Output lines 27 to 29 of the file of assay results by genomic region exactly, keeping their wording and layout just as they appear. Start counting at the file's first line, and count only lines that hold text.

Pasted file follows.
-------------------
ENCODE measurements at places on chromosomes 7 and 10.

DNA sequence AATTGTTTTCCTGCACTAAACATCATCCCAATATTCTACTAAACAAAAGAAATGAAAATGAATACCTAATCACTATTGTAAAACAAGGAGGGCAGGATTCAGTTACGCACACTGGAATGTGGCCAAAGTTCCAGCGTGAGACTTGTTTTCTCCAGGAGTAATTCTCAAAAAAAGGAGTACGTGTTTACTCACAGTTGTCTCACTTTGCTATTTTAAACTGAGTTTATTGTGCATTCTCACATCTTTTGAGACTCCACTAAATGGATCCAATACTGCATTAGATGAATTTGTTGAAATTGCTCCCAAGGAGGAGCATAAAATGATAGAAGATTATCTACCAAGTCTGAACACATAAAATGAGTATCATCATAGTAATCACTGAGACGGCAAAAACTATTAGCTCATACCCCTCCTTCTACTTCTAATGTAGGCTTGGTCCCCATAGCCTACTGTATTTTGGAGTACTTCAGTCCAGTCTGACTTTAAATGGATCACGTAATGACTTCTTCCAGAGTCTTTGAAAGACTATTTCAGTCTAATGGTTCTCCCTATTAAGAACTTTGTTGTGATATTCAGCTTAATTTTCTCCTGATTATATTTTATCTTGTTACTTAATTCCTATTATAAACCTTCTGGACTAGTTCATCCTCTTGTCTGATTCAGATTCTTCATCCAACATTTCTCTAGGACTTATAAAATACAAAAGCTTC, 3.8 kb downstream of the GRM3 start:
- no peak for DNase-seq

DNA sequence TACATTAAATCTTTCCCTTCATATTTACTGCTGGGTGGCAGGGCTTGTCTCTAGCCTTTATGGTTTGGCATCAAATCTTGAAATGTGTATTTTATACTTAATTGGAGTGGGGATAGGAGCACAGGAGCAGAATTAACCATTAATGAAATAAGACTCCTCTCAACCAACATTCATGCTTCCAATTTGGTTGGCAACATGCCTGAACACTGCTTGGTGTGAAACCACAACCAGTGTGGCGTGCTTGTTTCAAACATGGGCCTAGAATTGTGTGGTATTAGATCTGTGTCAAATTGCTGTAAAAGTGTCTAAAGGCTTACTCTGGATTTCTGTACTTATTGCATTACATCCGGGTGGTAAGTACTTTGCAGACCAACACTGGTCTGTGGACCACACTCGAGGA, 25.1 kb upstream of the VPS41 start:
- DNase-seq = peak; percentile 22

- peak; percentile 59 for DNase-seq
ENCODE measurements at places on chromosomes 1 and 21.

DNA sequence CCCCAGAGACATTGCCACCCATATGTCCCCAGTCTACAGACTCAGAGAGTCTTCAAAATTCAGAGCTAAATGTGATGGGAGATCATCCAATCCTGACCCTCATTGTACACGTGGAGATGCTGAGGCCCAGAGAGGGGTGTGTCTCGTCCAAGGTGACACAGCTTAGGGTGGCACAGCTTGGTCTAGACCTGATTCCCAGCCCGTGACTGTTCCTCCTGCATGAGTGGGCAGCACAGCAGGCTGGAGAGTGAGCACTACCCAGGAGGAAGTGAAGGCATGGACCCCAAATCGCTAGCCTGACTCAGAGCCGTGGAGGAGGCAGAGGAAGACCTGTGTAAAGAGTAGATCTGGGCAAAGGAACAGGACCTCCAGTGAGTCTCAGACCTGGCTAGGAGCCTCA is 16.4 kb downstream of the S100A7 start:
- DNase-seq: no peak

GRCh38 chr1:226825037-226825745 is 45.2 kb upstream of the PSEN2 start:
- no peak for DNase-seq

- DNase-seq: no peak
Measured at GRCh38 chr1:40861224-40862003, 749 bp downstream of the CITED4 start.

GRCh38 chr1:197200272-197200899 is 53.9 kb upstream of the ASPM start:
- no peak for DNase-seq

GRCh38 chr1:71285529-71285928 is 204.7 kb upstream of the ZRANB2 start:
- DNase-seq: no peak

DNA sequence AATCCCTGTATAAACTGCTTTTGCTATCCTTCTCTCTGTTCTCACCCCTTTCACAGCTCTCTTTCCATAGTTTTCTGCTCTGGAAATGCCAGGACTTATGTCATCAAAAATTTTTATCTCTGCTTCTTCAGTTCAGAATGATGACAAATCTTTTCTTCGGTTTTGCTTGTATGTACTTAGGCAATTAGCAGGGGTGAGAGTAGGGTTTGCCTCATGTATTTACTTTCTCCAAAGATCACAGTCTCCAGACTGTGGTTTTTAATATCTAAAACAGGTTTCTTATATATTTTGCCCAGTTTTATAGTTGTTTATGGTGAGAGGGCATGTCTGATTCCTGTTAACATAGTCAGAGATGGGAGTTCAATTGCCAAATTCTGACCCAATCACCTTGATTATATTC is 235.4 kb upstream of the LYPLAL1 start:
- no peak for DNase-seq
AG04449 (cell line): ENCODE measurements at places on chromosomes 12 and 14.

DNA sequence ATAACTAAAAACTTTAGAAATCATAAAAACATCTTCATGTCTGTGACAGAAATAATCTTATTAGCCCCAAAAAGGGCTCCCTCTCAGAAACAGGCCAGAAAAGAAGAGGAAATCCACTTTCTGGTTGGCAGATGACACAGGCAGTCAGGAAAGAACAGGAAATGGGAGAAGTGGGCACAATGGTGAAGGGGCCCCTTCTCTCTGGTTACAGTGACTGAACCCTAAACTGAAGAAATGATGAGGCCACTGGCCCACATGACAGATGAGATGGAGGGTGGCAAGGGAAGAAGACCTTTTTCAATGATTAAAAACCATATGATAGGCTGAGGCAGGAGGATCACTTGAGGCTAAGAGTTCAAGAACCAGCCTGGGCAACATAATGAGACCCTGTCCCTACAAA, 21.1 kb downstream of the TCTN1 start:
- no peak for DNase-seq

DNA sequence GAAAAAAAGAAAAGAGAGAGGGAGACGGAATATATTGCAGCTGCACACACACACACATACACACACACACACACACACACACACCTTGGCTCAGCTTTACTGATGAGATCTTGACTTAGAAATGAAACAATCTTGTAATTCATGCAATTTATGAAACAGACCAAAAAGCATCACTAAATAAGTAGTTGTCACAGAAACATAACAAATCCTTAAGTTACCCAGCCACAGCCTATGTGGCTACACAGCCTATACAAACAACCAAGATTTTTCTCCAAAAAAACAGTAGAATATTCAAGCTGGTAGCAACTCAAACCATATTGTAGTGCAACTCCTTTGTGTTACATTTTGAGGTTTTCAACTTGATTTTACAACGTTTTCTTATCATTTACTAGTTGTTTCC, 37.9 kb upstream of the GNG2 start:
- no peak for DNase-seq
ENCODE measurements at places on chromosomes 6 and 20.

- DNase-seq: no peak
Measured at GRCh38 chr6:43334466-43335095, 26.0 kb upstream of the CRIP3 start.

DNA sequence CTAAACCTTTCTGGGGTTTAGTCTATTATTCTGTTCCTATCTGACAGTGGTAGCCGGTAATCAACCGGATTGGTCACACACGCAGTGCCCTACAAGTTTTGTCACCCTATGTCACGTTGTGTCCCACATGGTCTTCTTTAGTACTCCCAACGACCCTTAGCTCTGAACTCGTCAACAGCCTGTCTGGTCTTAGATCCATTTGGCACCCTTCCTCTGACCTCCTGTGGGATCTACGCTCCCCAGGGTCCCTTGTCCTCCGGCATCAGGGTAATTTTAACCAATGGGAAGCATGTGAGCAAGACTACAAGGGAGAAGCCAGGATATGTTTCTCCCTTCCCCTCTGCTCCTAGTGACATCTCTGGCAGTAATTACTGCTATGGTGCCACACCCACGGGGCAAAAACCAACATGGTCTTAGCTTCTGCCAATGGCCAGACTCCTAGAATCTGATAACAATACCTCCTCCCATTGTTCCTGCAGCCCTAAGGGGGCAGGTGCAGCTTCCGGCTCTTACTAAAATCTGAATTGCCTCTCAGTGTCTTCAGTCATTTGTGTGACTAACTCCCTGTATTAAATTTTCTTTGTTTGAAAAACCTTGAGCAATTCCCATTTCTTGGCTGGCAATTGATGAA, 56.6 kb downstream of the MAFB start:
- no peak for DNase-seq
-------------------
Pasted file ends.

Measured at GRCh38 chr6:43334466-43335095, 26.0 kb upstream of the CRIP3 start.

DNA sequence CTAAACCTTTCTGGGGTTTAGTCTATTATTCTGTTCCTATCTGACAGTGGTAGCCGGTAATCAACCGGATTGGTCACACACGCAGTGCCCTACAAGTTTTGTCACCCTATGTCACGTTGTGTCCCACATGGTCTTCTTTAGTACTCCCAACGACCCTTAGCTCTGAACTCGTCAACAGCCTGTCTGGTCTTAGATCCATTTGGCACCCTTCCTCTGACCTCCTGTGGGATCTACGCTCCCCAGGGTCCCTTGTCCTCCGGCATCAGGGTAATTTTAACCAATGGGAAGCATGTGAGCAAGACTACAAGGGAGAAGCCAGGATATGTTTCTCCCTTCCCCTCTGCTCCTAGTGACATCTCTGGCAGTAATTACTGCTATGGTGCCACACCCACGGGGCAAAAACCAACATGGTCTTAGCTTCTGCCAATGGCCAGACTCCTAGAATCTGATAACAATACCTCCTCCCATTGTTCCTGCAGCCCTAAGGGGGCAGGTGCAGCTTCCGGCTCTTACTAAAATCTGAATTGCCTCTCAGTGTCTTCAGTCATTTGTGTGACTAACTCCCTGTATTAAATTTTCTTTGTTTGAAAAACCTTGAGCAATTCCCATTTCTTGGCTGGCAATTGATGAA, 56.6 kb downstream of the MAFB start:
- no peak for DNase-seq